As of end December 2021, the company’s renewable energy portfolio comprised 3 GW of solar projects under im­plemen­ta­tion and 3.1 GW of capacity secured th­rough tariff-based competitive bidding. Over the next two years, NTPC plans to commission 3.5 GW of renewable energy capacity and start work on the remaining capacity once it receives the letter of award. The company has also issued a tender for the procurement of 3 GW of storage capacity. NTPC’s biggest project announcement was in July 2021, when its subsidiary NTPC REL received approval from the Ministry of New and Renewable Energy to set up a mega solar park in the Rann of Kutch in Gujarat with a total capacity of 4,750 MW. In the same month, NTPC REL won 335 MW of solar power capacity in the auction for 450 MW of solar projects conducted by Rewa Ultra Mega Solar Limited.

Green hydrogen foray

Apart from conventional solar and wind power plants, NTPC is actively foraying into the field of green hydrogen. The company believes that renewable energy addition will power its future hydrogen initiatives, which can be utilised for many applications ranging from mobility to green chemicals and en­e­rgy storage. In July 2021, NTPC REL is­sued a domestic tender to build India’s first green hydrogen fuelling station in Leh, Ladakh. The company is also building a separate 1.25 MW solar plant in Leh to make the hy­dro­gen fuelling station completely green. The tender followed others by NTPC REL and NTPC Vidyut Vyapar Nigam Limited for fuel cell buses in Ladakh. Further, NTPC REL has sign­ed an MoU with the Ladakh government for the development of green hydrogen technology in high-altitude and re­mote regions to promote emission-free transportation. The company has awarded a project for stand­alone fuel cell-based microgrid with hydrogen production using electroly­sers at NTPC Sim­ha­dri (Andhra Prade­sh). This will be India’s first green hydrogen-based energy storage project. NTPC has also invited global ex­pressions of interest to set up a pilot project for blending hydrogen into city gas distribution networks.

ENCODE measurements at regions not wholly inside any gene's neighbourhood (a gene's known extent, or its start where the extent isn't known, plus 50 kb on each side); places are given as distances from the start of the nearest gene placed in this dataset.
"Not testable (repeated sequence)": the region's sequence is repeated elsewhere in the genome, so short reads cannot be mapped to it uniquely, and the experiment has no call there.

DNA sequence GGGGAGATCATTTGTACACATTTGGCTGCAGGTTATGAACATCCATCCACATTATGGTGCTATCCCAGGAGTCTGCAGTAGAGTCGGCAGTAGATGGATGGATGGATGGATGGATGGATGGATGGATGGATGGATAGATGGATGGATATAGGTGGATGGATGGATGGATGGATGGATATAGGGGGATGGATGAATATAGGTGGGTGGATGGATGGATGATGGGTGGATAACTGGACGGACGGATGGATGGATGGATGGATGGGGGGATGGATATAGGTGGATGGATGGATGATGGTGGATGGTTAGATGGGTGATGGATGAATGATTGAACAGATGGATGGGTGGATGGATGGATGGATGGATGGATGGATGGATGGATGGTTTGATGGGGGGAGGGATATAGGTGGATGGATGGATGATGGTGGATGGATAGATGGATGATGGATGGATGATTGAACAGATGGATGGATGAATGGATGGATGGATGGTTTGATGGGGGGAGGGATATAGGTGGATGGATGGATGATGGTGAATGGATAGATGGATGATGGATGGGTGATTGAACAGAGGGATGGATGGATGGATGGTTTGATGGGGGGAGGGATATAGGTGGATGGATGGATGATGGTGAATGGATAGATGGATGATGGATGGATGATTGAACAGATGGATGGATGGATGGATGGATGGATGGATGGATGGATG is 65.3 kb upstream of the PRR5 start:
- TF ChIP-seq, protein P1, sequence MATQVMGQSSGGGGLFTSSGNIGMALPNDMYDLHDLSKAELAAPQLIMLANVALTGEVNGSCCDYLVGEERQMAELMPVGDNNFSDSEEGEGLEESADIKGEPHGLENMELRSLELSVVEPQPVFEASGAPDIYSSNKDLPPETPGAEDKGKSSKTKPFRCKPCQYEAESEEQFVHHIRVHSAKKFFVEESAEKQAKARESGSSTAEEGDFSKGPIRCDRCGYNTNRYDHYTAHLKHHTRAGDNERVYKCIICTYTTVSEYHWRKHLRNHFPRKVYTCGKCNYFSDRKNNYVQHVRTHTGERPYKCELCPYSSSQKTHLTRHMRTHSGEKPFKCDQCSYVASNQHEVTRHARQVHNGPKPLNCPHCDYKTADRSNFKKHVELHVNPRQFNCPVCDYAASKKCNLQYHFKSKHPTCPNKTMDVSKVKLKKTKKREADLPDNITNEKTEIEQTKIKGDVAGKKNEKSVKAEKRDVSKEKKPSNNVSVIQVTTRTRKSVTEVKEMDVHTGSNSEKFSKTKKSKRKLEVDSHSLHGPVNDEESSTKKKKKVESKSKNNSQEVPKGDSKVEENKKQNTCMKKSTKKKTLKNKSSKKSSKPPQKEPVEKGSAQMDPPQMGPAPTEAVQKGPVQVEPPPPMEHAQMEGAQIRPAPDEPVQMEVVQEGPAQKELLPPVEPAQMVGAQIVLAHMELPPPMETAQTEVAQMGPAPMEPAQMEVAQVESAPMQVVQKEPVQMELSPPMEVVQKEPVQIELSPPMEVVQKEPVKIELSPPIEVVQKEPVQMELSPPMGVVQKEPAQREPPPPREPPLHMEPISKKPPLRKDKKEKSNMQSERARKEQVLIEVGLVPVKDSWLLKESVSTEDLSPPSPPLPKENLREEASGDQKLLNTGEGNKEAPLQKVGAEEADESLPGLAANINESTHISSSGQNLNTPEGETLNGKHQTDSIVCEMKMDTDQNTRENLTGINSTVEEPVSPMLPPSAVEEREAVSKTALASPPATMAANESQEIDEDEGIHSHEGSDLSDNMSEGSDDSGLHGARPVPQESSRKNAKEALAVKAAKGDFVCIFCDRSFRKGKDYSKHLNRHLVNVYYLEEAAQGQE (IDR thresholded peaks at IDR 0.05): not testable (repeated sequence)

Focus on emission control

Being the largest thermal power generator, the installation of emission control equipment is a key priority for NTPC. Fl­ue gas desulphurisation (FGD) syste­ms need to be installed for about 64 GW of capacity for SOX control. So far, FGD systems have been commissioned for 1,340 MW of capacity (4×210 MW Da­d­ri Stage I TPP Units 1-4 and 500 MW Vindhyachal TPP Unit 13). The company has installed a wet FGD system at Vi­ndhyachal TPP Unit 13 and has opted for dry sorbent injection-based FGD systems for the four units of the Dadri Stage I TPP. The erection of a wet FGD system at Dadri Stage II and DSI-based systems at two units of Tanda Stage I are at an ad­vanced stage.

Overall, FGD packages have been awarded and are under implementation for about 60.94 GW of capacity while packages for 1.45 GW are at various stages of tendering. The company plans to complete FGD installation for about 22.79 GW in 2022-23, about 15.27 GW in 2023-24 and the remaining 22.88 GW in 2024-25.

For the control of particulate matter (PM) emissions, most of NTPC’s units are complying with the prevailing norms due to the installation of high efficiency electrostatic precipitators (ESPs). In order to further improve the efficiency of ESPs and achieve the stipulated emission levels, steps are being taken to refurbish existing ESPs. Accordingly, NTPC has planned the renovation and modernisation (R&M) of ESPs in 64 generation units, of which works have been completed in 48 units (as of 2020-21). The R&M of ESPs is under way in about 5 GW of capacity across the remaining 16 units.

NOX emissions are being controlled through excess air and combustion temperature optimisation in most of NTPC’s units. The company has planned and awarded contracts for combustion modification for over 20 GW of its coal-based capacity. Combustion modification has been completed in 15 units of around 7 GW including units located in the Na­tional Capital Region (NCR) (two units of Dadri, three units of Jhajjar) have al­rea­dy been completed while mo­difica­tion works are under way for 34 units totalling 14 GW. Further, NTPC has conducted pilot tests for selective catalytic reduction for NOX reduction to determi­ne its suitability for high ash Indian coal. The results of these tests have been submitted to the Supreme Court, which has constituted a committee to review the NOX norms.